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virtual care

Virtual Care: Three Things That May Surprise You

Oftentimes scheduling and attending a doctor’s office visit can be challenging. It may involve juggling work and childcare schedules, lengthy travel time and time spent sitting in a crowded waiting room.

It’s no wonder virtual care (also known as remote care, telehealth, telemedicine or online visits) is growing in popularity. Instead of an in-person visit, virtual care uses technology, including tablets, smartphones and personal computers, to connect you with care providers. Some of the obvious advantages are convenience, quick access to care and time savings. A study published in the Journal of the American Medical Association (JAMA) pointed out that a virtual visit saves 106 minutes on average, compared to an in-person appointment.

Further, virtual visits often can cost as low as $40 or $50 per visit, much less than an urgent care or emergency room visit, and many insurance companies are now covering them.

Virtual care makes sense for a variety of conditions, from treating colds and the flu to rashes, migraines and allergies. A virtual visit can be especially handy during times when it’s otherwise difficult to seek care, such as during a major storm. Even the federal government is beginning to recognize the value of virtual care. In 2017, Congress expanded insurance and Medicare payments for a variety of telehealth programs, enabling more people to access this type of care.

Beyond the convenience and time savings, here are three other features of virtual visits that may surprise you:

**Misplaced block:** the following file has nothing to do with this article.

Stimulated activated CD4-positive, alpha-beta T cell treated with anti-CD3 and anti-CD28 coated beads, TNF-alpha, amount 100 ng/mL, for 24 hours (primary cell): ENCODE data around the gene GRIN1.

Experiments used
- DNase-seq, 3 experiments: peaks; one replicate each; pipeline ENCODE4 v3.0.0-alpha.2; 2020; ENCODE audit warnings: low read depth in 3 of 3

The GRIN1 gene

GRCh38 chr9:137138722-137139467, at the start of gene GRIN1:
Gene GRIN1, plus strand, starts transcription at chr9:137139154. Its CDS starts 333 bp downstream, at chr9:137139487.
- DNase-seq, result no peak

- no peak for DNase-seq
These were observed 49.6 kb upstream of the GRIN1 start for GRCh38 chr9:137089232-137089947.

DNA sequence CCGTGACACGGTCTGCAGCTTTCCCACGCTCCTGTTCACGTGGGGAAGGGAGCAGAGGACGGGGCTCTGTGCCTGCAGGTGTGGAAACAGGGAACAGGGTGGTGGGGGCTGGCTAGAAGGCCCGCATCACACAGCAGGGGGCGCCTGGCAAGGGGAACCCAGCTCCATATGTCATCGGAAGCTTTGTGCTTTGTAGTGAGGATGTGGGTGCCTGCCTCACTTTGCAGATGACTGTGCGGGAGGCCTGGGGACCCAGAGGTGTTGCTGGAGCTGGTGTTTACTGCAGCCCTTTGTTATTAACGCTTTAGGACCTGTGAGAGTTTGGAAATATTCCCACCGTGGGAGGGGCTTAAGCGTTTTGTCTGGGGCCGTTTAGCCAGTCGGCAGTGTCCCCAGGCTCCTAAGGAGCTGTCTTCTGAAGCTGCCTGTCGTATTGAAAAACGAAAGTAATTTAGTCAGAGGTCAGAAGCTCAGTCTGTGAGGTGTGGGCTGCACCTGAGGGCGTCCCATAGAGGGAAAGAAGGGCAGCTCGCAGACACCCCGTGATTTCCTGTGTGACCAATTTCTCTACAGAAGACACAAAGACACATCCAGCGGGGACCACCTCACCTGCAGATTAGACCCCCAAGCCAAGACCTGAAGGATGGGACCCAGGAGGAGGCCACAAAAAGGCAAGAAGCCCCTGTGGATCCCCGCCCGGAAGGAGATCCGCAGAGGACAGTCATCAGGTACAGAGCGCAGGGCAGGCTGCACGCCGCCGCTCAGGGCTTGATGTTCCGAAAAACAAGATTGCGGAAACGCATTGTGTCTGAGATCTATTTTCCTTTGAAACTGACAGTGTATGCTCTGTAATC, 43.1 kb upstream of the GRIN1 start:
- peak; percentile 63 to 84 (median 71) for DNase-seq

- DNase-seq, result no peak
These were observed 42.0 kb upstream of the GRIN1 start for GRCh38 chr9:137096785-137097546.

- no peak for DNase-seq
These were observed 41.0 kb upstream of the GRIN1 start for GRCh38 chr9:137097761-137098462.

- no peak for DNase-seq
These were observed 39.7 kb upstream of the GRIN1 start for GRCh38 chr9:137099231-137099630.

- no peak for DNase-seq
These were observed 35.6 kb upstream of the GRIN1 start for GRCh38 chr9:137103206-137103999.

• It can be just as personal – if not more so – than an in-person visit. While you may be concerned about getting advice through a video screen rather than in person, doctors who provide virtual care are well-trained to make these appointments an “all-about-you” experience. They can attend to your concerns without distraction, and examine and treat you for a variety of conditions ranging from sinus problems to pink eye. You receive direct, one-on-one attention and avoid having to sit with other sick people prior to your appointment. 
  • You can show doctors your medications. How often have you arrived at your doctor’s office, only to realize you forgot to bring a list of your current medications and dosages? When you meet with a doctor virtually, you can simply show them, in real time, your vitamins, supplements, medications and any equipment you are using, such as wheelchairs or nebulizers. 
  • Virtual care is popping up in more places. Your local doctor may already offer this service, or may sometime soon, for routine care or to manage a chronic condition, such as diabetes or congestive heart failure. And given the shortage of mental health services in many locations – nearly 40 percent of the U.S. population lives in regions with a shortage of behavioral health providers – virtual care can be a quicker way to receive treatment for a range of conditions, including stress, addiction, depression, loss and grief.

As technology continues to permeate all aspects of our lives, you’ll likely experience a virtual health visit, if you haven’t already. Check with your health plan to see if virtual visits are covered and whether you can register for them in advance. It will make your life easier and help you quickly get you the care you need – all within the comfort of your home.